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How to study for a test or exam

The Association for Psychological Science investigated the 10 most commonly used study techniques. What turns out to be the most effective? The techniques we use the most are often the least effective. Here are 6 tips for studying well:

1. Don’t waste time highlighting and underlining – It’s best to highlight a number of terms for a brief review later, but a lot of highlighting doesn’t help you remember. Underlining could even distract you and it would be more difficult later on to remember the relationships between the terms.

2. Reading a text again does not help – Reading again is an insidious study technique. It is specifically the first time that you read something that you seem to absorb a lot of information from the text. After that, you read while thinking “I already know this”, giving you the illusion that you’ve mastered the material. Memory research shows that students do not know the material better after re-reading than after reading it once. The best advice is to spread the material over time.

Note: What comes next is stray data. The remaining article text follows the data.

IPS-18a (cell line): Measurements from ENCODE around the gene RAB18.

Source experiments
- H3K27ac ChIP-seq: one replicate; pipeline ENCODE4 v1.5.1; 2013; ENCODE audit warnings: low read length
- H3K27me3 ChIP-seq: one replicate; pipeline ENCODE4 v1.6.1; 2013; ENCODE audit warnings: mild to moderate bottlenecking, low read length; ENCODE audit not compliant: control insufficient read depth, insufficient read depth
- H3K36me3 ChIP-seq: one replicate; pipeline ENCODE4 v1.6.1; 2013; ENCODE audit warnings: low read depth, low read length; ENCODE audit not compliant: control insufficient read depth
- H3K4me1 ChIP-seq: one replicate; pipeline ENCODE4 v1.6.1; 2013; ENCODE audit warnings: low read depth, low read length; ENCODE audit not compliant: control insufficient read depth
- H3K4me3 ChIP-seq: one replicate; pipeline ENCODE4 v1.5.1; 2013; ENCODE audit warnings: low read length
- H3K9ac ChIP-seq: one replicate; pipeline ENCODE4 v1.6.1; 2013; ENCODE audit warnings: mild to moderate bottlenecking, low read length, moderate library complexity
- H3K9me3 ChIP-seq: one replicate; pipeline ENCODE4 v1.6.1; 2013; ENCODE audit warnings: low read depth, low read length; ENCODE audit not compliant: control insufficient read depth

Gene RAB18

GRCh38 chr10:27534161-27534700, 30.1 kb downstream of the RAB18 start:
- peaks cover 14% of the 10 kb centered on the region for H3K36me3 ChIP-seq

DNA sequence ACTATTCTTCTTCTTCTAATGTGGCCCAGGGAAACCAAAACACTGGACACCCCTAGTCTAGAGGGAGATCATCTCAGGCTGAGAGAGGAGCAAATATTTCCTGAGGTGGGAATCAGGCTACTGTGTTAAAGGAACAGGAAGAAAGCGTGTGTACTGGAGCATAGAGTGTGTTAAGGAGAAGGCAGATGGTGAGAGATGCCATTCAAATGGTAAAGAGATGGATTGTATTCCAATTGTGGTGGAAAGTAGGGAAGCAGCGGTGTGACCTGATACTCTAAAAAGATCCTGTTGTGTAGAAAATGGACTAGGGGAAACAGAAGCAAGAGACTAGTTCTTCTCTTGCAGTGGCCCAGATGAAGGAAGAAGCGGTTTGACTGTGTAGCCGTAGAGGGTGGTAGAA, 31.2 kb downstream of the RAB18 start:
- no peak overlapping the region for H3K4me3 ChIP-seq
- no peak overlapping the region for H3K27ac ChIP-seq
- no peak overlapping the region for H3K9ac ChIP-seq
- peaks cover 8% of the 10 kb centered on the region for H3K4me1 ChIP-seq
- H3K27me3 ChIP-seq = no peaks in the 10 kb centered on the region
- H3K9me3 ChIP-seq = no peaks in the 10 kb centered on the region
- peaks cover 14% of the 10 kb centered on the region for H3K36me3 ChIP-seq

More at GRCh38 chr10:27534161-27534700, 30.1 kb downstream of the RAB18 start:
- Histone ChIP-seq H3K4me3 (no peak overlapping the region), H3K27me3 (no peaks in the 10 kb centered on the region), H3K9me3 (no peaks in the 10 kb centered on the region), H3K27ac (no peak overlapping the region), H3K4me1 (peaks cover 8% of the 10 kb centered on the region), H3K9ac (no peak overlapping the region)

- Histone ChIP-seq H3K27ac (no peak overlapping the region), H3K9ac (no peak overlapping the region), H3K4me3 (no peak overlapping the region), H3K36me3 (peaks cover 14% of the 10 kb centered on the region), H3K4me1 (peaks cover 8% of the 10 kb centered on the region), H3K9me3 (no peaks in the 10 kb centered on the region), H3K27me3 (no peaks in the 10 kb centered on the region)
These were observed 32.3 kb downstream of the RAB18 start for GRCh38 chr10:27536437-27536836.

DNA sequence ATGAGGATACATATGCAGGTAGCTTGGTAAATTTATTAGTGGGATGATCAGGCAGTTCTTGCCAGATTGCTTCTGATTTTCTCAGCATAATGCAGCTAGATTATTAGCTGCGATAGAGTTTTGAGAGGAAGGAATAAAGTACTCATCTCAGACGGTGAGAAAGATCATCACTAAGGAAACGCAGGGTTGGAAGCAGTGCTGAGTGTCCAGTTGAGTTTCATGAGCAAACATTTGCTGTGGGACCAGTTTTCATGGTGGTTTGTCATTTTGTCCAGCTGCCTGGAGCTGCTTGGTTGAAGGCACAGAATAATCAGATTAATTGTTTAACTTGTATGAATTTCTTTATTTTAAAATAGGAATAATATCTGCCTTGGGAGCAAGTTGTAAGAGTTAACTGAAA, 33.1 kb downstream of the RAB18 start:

3. Ask yourself questions – Read the material and then ask yourself questions, even if you don’t know the answer yet. You commit yourself to actively looking for the information to answer the question and therefore you remember the material better. What’s more, you’ll really notice which questions you can already answer and which you can’t, and what you still have to work on. Another tip: write questions on cards and ask them to yourself, in between study sessions

4. Restructure the material – If you are actively involved with the information, the information will stick better in the memory. Re-reading notes is of little use, it’s better to reorganise your notes and then do something with them. Make connections in your head or add extra information to your notes. For example, create a mind map

5. Do not procrastinate and study at intervals – Putting off studying until the last moment and then cramming right up until the test or exam is a bad idea. It’s better to study at intervals well in advance so that the material ends up in the long-term memory. Spread studying out instead of cramming it all in one session right before the exam.

6. Sleep well – Sleep is essential for memory. New connections between brain cells (synapses) are made during sleep, so sleep is one of the foundations for remembering information. Even short naps here and there help